In 1948, Falkenstein was invited to exhibit at the Salon des Realites Nouvelle in Paris, her first European show. She eventually moved to Europe in 1950 and had studios in Paris, Venice, and Rome. While in Europe, Falkenstein executed a number of large scale commissions, including the stair screen for Galerie Stadler (1955), grotto gates for Princess Pignatelli's villa in Rome (1957), and the bronze, steel, and the glass gate at the Peggy Guggenheim Museum in Venice (1961). While in Paris, she became acquainted with noted art critic Michel Tapie, with whom she maintained a life-long friendship.

During the 1940s and 1950s Falkenstein was a regular contributor to Arts and Architecture magazine, most often writing the "Art Comments from San Francisco" section. While in Paris, she also wrote a column on art news for the New York Herald Tribune.

Falkenstein returned to the United States in 1962, eventually renovating a studio space in Venice, California. It was here that she conceived her largest commissions. In 1965, Falkenstein received a commission from the California Savings and Loan to create a sculpture for a large fountain at the front of the bank in downtown Los Angeles. The copper tube fountain, entitled "Structure and Flow #2," was the first of many large scale public art commissions that Falkenstein completed during her years in California. Her most important commission in the United States, completed in 1969, was for the doors, rectory gates and grills and stained-glass windows for St. Basil's Church on Wilshire Boulevard in Los Angeles. The eight doors and fifteen rectory screens, including 80 foot high windows in the nave, were an expansion of the "never ending screen" concept that Falkenstein executed with the Pignatelli commission in Rome. She continued to use this motif in her work throughout her career.

Claire Falkenstein worked as an arts instructor, visiting artist, and guest lecturer at many colleges, workshops, and schools in California. Her first position was at Mills College from 1946-1947. Shortly thereafter, she was appointed to the faculty at the California School of Fine Arts and later taught in the Extension Divisions of the University of California, Berkeley. She taught classes at California State Polytechnic University, California State University at Davis, and the Anna Head School. Falkenstein also taught art at the Pond Farm Workshops in California, and lectured at numerous colleges and museums. She served on many juried art shows in Southern California.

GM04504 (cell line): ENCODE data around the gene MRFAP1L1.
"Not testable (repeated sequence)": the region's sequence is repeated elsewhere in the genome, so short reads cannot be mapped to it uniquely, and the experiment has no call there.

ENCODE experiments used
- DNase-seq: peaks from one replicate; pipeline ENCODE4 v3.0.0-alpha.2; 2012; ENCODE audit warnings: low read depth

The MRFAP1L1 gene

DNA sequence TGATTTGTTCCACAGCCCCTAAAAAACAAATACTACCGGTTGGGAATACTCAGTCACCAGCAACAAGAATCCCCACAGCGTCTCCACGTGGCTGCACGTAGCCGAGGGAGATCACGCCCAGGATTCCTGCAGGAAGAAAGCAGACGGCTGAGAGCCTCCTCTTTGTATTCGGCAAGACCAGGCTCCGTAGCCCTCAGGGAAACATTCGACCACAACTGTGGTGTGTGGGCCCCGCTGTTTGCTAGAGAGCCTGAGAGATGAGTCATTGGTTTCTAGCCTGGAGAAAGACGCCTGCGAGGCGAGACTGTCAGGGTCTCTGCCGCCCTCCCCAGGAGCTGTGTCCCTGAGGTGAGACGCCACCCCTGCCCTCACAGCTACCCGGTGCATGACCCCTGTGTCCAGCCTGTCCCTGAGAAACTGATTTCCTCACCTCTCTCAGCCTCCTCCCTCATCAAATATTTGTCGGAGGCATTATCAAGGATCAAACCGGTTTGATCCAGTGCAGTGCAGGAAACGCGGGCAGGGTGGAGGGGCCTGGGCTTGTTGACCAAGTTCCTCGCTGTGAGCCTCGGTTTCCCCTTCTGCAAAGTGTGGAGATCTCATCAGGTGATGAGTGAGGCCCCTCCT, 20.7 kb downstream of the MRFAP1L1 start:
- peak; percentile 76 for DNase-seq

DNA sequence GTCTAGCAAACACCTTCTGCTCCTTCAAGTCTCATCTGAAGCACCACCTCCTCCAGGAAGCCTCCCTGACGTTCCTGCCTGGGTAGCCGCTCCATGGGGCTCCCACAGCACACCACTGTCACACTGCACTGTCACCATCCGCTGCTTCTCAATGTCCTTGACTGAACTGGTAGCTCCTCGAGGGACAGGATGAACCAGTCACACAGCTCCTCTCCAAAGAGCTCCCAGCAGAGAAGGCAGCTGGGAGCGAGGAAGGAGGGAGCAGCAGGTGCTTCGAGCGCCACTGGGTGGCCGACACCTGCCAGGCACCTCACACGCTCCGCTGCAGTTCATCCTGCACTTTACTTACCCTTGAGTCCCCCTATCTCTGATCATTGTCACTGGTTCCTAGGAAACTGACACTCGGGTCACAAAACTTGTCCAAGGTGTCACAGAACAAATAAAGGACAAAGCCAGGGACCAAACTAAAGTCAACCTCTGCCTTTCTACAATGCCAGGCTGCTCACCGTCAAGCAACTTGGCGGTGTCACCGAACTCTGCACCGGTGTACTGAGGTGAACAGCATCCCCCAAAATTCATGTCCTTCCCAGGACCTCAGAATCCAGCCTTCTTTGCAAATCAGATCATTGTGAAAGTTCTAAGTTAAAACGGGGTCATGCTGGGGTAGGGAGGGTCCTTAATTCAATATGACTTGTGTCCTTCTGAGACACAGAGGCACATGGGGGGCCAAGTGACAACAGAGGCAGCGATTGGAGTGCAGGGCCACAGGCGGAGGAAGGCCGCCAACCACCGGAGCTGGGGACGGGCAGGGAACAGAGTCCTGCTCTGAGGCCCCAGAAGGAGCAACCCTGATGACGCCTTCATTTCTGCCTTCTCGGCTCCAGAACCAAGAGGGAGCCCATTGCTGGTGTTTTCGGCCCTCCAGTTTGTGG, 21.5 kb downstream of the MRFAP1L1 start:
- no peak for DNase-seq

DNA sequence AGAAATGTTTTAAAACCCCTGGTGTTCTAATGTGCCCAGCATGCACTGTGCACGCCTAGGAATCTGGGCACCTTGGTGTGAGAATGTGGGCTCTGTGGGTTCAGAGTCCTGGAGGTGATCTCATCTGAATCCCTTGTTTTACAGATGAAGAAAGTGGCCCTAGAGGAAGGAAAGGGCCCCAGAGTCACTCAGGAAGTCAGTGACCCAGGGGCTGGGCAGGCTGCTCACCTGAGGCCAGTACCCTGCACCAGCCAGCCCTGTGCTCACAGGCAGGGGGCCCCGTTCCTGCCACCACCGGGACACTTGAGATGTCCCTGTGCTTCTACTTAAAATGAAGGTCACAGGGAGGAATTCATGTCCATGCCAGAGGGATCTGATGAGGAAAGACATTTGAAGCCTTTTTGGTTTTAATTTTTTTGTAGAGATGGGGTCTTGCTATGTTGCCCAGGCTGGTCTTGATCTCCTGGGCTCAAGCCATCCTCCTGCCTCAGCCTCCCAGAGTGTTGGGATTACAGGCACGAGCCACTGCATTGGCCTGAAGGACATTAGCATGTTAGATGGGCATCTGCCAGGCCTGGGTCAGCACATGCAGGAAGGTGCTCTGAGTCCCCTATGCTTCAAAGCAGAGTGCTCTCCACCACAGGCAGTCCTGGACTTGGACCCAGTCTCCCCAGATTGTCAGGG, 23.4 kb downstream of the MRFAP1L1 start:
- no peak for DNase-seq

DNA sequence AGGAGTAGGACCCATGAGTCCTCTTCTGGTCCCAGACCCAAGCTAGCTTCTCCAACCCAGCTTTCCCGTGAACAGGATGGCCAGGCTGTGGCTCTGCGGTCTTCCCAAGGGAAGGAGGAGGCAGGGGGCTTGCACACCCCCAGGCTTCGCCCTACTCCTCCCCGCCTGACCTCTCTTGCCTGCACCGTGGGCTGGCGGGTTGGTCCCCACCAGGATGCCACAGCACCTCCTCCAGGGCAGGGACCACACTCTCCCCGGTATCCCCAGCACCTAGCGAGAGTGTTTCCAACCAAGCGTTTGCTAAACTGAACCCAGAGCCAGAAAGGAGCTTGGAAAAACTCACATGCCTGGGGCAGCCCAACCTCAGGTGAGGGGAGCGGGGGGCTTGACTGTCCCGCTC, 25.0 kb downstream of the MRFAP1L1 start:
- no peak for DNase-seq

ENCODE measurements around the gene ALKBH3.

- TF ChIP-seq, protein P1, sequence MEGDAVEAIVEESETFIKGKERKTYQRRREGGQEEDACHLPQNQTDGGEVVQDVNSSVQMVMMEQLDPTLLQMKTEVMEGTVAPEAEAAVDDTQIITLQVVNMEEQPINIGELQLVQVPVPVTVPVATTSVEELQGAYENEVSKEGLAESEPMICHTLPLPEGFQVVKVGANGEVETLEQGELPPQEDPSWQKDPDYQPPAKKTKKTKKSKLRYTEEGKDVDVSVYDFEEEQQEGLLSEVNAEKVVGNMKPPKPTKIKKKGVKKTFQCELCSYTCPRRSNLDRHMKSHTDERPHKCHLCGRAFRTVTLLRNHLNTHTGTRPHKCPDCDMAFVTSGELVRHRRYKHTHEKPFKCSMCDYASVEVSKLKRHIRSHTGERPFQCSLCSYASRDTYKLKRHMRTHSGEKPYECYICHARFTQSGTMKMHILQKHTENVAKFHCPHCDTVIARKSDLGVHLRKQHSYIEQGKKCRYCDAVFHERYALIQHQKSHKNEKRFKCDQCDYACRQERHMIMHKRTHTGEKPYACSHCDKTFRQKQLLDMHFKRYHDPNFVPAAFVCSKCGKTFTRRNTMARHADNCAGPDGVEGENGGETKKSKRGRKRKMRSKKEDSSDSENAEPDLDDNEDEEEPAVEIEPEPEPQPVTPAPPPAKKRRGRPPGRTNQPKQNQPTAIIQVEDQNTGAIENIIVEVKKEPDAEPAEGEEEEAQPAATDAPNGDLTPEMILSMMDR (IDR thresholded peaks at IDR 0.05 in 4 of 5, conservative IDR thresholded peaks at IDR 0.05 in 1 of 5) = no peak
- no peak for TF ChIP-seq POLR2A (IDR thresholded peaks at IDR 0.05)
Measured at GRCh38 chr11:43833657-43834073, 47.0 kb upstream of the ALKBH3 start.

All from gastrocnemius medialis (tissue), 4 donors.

Falkenstein was acquainted with many artists, writers, instructors, collectors, gallery owners, and critics. Close friends included Esther and Bob Robles, Clyfford and Patricia Still, Michel Tapie, Allan Temko, Mark Tobey, Frans Wildenhain, and other notable figures in the art world.

Falkenstein continued to complete large scale private and public commissioned sculptures during the 1960s through the 1980s, including work for the University of Southern California, Hyland Biological Laboratory, California State University at Dominquez Hills and the California State Department of Motor Vehicles. Throughout her career, Falkenstein's work was featured in numerous exhibitions across the country. Her sculpture and other artwork can be found in the permanent collections of the Museum of Modern Art, Solomon R. Guggenheim Museum, Smithsonian American Art Museum, Coos Art Museum, Harvard University Art Museum, University of Southern California Fisher Museum of Art, Los Angeles County Museum of Art, and the Tate Gallery.

Falkenstein died in 1997 at the age of 89.
Related Material:
The Archives of American Art also holds two oral history interviews with Claire Falkenstein. The interview on April 13, 1965 was conducted by Betty Hoag and the one on March 2 and 21, 1995 was conducted by Paul Karlstrom.
Provenance:
The Claire Falkenstein papers were donated in 1997 by Steffan Wacholtz and Nancy Kendall, trustees for the Claire Falkenstein Trust.
Restrictions:
Use of original papers requires an appointment.
Rights:
The Claire Falkenstein papers are owned by the Archives of American Art, Smithsonian Institution. Literary rights as possessed by the donor have been dedicated to public use for research, study, and scholarship. The collection is subject to all copyright laws.
Occupation:
Painters -- California  Search this
Topic:
Women artists -- California  Search this
Women artists -- France -- Paris  Search this
Sculptors -- California  Search this